Contracts and COVID-19:
an outbreak of Force Majeure
A very large part of the world’s population is living a scenario that until recently had been reserved for horror movies.
No one predicted the outbreak of a novel coronavirus by the name of COVID-19, that would impact the lives of millions worldwide in the form of a pandemic & near-global lockdown. In particular, no one anticipated the economic effects of the pandemic which, at the moment, are still impossible to fully grasp. The spread of COVID-19 has affected many aspects of daily life, through restrictions, quarantines, cancelled travel and flights, closed businesses and borders, and shutdowns. This, coupled with the effect on manufacturing, shipping, and distribution of goods in many regions, has led to a worldwide question – how does COVID-19 affect performance under contracts?
The COVID-19 outbreak will undoubtedly have an impact on contracts, including contracts in a supply chain that includes one or more foreign entities. Countless businesses & their suppliers (such as shipping companies, manufacturers, distributors, service providers, among others), are now unable to perform their obligations under various contracts. Many parties cannot fulfill their obligations under the existing contracts, due to the economic crisis created by regulatory measures meant to curb the spread of the virus.
The “Force Majeure” provision, which is often included in contracts, protects the parties in the event of significant circumstances which occur outside the reasonable control of the parties – these include unforeseen events, such as the COVID-19 pandemic.
The impact of the COVID-19 outbreak on contracts depends on the terms laid out in the contract. In particular, whether the contract contains a Force Majeure clause in the first place and if so, whether the COVID-19 outbreak could fall within the terms of that clause. Many contracts include provisions such as crisis remedies or general wording related to specific circumstances. A small part of the contracts around the world implement the necessity of carefully crafting the provision to encompass a range of extraordinary events outside a party’s control and a catch-all category. Nevertheless, when it is an outbreak of a once-in-a-century pandemic, it is still a question of interpretation for many courts worldwide. The courts will have to determine whether or not the pandemic crisis protects from violations of agreements & frustration of contract.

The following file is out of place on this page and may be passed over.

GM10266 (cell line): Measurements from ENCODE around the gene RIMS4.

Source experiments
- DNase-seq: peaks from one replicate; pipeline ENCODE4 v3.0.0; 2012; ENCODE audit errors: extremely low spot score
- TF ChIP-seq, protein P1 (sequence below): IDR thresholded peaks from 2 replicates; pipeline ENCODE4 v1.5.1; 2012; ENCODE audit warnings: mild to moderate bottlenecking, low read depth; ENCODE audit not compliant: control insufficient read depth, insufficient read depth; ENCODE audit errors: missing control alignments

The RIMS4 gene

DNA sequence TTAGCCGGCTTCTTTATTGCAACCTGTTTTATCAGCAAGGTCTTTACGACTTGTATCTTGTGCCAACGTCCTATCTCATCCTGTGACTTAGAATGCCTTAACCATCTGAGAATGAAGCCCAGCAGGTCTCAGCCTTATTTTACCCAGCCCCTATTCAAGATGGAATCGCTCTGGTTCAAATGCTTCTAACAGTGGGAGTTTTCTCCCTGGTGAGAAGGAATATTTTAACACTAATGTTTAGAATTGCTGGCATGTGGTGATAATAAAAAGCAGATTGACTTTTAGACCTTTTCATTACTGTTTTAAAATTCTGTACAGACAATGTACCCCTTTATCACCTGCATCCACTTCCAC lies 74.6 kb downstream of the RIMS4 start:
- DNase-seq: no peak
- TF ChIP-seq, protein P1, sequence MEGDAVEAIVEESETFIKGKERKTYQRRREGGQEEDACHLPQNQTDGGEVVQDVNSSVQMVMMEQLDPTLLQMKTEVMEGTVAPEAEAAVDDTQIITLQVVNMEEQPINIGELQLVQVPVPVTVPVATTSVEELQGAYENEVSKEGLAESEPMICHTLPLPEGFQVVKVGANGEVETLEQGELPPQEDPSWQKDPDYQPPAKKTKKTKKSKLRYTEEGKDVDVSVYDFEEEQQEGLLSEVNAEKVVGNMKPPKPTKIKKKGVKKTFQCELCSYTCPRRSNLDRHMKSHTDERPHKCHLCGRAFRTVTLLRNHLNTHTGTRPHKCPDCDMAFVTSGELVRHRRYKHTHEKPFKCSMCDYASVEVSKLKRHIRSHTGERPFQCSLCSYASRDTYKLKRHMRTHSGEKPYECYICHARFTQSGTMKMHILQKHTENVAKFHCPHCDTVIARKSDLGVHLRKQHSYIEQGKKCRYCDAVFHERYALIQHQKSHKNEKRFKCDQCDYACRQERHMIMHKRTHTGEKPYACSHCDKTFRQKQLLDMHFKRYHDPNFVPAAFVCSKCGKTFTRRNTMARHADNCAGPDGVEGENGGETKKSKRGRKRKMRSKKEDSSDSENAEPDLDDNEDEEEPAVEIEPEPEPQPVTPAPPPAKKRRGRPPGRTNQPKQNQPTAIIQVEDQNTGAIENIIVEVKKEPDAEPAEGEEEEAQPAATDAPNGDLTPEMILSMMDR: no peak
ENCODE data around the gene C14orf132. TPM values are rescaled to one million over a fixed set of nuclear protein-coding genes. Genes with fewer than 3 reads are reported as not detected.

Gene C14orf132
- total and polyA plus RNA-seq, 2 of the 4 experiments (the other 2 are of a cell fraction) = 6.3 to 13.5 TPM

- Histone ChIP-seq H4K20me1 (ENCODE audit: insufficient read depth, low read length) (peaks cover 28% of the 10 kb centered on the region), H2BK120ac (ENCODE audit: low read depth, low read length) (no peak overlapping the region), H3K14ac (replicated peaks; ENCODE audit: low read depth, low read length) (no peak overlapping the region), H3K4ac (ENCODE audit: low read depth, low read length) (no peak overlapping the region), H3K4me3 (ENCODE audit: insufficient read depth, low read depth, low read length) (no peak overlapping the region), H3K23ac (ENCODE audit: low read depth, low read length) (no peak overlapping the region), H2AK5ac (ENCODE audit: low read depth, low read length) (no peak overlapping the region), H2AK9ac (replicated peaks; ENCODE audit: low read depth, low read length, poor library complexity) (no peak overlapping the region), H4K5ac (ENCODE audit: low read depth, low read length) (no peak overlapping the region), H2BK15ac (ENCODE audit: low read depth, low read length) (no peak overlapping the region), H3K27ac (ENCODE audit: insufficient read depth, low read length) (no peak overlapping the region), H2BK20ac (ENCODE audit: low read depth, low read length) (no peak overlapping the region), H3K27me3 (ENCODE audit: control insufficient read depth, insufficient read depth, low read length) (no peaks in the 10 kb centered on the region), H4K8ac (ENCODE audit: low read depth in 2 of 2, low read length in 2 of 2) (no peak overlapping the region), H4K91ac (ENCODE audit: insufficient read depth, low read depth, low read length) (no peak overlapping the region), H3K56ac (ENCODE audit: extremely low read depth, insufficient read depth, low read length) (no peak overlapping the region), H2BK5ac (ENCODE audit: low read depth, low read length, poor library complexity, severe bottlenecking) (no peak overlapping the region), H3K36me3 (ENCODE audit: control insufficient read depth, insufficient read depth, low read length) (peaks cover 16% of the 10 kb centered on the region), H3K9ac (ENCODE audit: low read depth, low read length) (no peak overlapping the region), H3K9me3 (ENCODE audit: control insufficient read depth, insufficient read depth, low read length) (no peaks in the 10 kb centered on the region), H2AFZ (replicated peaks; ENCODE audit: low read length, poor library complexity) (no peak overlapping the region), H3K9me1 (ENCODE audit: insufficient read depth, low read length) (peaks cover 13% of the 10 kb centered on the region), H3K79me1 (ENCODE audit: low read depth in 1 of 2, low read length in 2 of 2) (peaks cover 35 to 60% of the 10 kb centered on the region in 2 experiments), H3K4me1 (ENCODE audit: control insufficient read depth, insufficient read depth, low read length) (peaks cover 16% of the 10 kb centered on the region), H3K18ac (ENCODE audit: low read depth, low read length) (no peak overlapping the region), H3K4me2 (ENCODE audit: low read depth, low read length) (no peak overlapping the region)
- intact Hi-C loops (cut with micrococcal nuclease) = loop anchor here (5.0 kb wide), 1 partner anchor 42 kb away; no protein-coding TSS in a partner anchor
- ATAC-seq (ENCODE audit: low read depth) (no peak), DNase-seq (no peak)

The circumstances in which a Force Majeure clause will apply can be expressed broadly, or can be limited to a list of events giving rise to a Force Majeure event; each contract will need to be interpreted in the factual context and circumstances of each case. Force Majeure provisions and common law contractual remedies are both ways of excusing non-performance under a contract in the event of entirely unforeseen circumstances. In interpreting these provisions, many courts look at whether the occurrence of a potential Force Majeure event was foreseeable, and that a failure to include such potential event prohibits the court from interference.
A Force Majeure provision can be time-constrained & if a contract does not contain a Force Majeure, frustration of contract can still apply; however, its application is quite limited and the consequences of frustration also need to be considered. The courts will have to determine whether or not the COVID-19 pandemic falls within the scope of the Force Majeure provision.
A party may assert frustration of a contract when the other party can no longer accomplish the purpose of the transaction and is seeking to be excused.
In the months to come, courts will likely be flooded with claims of breach of contract on one hand, or Force Majeure clauses on the other. Parties leveraging the Force Majeure clause will argue that they were unable to perform their obligations under the contract and should not be penalized due to the COVID-19 outbreak.
Perhaps the new reality we are facing is an opportunity for the courts to soften the conditions to enforce the Force Majeure provision. In light of an unforeseen pandemic, new precedents will be set as courts determine which of the parties will bear the burden, or whether the burden will be mutual.
Thus, a legal question remains – was it possible to anticipate this?
Legally speaking, was it possible to anticipate a worldwide pandemic that will affect many aspects of daily life and cause restrictions, quarantines & shutdown?
Was it possible to anticipate it entirely? To a certain degree? Or not at all?
The courts will likely determine a scale to measure each case based on its specific circumstances. Each contract will need to be interpreted in the factual context and circumstances of each case.
This article provides general commentary and interpretation of the “Force Majeure” provision in respect of the COVID-19 outbreak. This article is not a substitute for professional counseling; if needed, we strongly advise you to consult an attorney & receive legal guidance tailored to your specific circumstances.